You need to give before you ask. David uses the Gary Vee jab, jab, jab, right hook idea in this concept of give and take. But you don’t want to just talk about yourself. Think about talking about your customers, the people around your business, or other topics your audience might be interested in.
But, when you’re selling, sell. Don’t leave people wondering whether you’re trying to sell something or not, and don’t make it hard for them — make it really clear that you are selling something when you’re selling something.
David suggests actually having two different formats or different newsletters for different purposes, which is not something that you see in a lot of other content around this topic.
The Hiut Denim Company have two different newsletters; the Scrapbook Chronicles which contains 14 things: 12 pockets of inspiration and two company updates, which is their community building newsletter. They’ve also got the second newsletter; Factory Talk which contains three things and ends with their latest offer. It’s much shorter and is very much a sales newsletter.
Whilst generosity is important, David reminds us not to be too generous; a lot of unsubscribes come from people receiving too many emails. Don’t drown people in your generosity.
In order to be interesting and generous in your newsletters, you should curate your own inputs to make sure that you are getting different and interesting inputs in the things that you are reading, because that’s where you’re going to find things to curate and share with your audience.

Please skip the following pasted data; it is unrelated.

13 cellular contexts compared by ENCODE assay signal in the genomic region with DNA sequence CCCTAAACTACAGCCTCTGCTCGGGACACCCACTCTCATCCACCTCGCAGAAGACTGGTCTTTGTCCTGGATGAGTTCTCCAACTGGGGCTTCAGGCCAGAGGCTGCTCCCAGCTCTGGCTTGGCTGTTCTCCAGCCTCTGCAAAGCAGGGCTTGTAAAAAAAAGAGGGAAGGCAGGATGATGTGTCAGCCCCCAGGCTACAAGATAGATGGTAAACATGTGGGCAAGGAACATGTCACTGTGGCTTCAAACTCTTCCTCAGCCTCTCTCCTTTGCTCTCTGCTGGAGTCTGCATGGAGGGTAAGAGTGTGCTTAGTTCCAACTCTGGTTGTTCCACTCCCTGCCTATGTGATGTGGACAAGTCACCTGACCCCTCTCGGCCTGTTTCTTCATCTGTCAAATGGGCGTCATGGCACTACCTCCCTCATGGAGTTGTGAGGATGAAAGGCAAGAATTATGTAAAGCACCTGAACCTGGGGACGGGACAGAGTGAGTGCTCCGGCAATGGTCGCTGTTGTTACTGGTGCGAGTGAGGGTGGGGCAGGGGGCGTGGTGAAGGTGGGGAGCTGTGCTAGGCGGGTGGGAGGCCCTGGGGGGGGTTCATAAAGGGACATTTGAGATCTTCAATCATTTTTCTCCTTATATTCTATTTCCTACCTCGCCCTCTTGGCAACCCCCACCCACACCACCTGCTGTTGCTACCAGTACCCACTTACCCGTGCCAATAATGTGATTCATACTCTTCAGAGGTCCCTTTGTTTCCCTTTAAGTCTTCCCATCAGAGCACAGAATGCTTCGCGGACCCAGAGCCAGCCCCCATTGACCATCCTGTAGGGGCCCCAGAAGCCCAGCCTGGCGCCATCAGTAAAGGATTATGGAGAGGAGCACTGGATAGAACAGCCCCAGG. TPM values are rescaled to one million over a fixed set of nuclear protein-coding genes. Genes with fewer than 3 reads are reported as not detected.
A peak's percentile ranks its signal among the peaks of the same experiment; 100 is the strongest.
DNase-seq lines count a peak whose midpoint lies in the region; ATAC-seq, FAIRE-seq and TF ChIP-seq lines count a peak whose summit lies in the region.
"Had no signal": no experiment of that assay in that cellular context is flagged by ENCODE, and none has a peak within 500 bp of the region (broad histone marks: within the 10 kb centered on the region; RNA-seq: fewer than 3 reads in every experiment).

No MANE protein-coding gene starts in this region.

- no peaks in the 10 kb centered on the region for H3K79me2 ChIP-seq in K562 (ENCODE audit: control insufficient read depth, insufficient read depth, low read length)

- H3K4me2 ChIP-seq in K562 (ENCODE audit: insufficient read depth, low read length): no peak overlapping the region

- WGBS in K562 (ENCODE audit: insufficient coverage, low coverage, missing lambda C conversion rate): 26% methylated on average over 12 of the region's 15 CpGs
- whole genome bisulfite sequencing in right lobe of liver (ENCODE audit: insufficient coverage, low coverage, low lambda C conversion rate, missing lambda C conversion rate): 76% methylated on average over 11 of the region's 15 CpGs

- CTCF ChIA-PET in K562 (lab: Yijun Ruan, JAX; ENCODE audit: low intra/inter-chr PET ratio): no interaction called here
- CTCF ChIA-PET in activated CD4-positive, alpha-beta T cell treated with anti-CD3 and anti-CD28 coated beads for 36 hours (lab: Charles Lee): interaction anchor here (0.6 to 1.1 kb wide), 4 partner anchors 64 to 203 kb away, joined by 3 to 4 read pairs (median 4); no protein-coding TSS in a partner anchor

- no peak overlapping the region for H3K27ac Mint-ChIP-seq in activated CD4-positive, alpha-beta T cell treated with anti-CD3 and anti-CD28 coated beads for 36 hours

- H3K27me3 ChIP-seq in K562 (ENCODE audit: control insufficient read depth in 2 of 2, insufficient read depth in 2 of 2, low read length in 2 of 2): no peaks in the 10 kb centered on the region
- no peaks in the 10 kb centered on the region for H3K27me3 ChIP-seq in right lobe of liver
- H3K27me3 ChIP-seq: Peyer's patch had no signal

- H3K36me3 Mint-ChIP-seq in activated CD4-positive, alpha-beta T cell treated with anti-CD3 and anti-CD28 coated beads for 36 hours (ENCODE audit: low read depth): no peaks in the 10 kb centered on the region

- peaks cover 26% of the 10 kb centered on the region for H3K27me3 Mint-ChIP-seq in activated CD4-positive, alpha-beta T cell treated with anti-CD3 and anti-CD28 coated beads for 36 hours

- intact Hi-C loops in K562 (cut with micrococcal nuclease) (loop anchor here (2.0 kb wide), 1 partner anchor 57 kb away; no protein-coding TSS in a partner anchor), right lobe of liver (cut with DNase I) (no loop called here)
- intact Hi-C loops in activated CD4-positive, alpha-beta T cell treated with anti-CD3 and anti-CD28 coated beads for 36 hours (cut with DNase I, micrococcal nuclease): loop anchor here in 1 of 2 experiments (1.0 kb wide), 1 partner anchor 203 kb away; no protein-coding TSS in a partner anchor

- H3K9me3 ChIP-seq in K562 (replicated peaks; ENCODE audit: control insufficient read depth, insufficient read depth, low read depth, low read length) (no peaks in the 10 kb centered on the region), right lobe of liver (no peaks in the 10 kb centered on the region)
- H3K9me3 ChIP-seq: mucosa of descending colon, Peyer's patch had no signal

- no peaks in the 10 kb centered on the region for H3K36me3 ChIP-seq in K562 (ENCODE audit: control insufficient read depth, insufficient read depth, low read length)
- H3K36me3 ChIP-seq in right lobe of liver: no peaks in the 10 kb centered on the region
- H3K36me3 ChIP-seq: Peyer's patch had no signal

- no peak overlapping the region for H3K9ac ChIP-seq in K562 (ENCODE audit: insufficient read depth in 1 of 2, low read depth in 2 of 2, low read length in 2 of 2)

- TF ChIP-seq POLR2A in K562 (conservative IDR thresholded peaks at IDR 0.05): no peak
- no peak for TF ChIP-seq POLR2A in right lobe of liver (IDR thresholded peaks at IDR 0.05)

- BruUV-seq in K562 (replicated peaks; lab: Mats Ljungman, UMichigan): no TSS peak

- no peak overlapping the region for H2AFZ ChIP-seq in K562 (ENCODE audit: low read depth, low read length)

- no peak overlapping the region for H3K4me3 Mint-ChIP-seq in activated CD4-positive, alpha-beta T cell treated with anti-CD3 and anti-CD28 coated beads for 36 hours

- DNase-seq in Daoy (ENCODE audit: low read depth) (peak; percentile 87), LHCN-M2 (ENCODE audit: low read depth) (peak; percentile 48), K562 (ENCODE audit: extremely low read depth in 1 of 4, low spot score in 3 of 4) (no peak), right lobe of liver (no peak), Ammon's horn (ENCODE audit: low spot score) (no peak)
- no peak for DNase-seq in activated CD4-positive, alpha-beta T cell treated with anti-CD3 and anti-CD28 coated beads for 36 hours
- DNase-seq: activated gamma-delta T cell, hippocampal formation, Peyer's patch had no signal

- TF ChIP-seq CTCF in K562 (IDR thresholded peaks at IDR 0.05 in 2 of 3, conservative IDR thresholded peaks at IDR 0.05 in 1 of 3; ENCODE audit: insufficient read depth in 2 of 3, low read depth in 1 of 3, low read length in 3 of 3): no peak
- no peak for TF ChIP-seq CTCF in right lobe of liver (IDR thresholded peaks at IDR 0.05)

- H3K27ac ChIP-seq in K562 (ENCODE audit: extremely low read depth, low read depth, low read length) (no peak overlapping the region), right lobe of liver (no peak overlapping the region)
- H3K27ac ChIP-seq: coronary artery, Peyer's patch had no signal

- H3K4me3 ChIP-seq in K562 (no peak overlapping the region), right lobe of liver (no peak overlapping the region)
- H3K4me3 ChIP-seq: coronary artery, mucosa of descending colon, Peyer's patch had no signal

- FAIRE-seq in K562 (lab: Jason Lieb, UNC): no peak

There is a balance between curation which is more your maintenance type content, and creation, which is the momentum content as it’s original thought that’s often a bit more personal. There’s a role for both, but think about where you need to be investing the time in creation because that’s where you get your momentum.
Big idea #3 — Build a community
Your list is not a list, it’s people, it’s a community. You can use them to help you be more interesting, because if you understand them you can better connect with them and can share more relevant things with them that they’ll find interesting.
David encourages you to think about who the minority are that you’re talking to, who is that small group of people or what is the intersect of that venn diagram that where three or four things overlap? This is why unsubscribes for the right reason can be good, as the wrong people filter themselves out. so in
Use your newsletter to instigate a conversation with your community and allow a two way conversation to emerge. Make it really easy for people to comment, share, reply or come back to you with a response.
In the book he talks about the fact that a community wants three things; connection, meaning, and change. How can you bring those three elements into your your brand, your tone of voice, the design of your newsletter, the things you share, and the way people can interact with you.
Finally, you need to show people that you care. If you show people that you care about the work you’re doing, about your process, your products or service, about your message, and about them, they will let you lead. If you’re not very interesting or you’re a bit soulless and don’t have much of a voice, people aren’t going to trust you as much. If you put out good ideas by spending the time thinking about them, you build a community that trusts you and appreciates your generosity.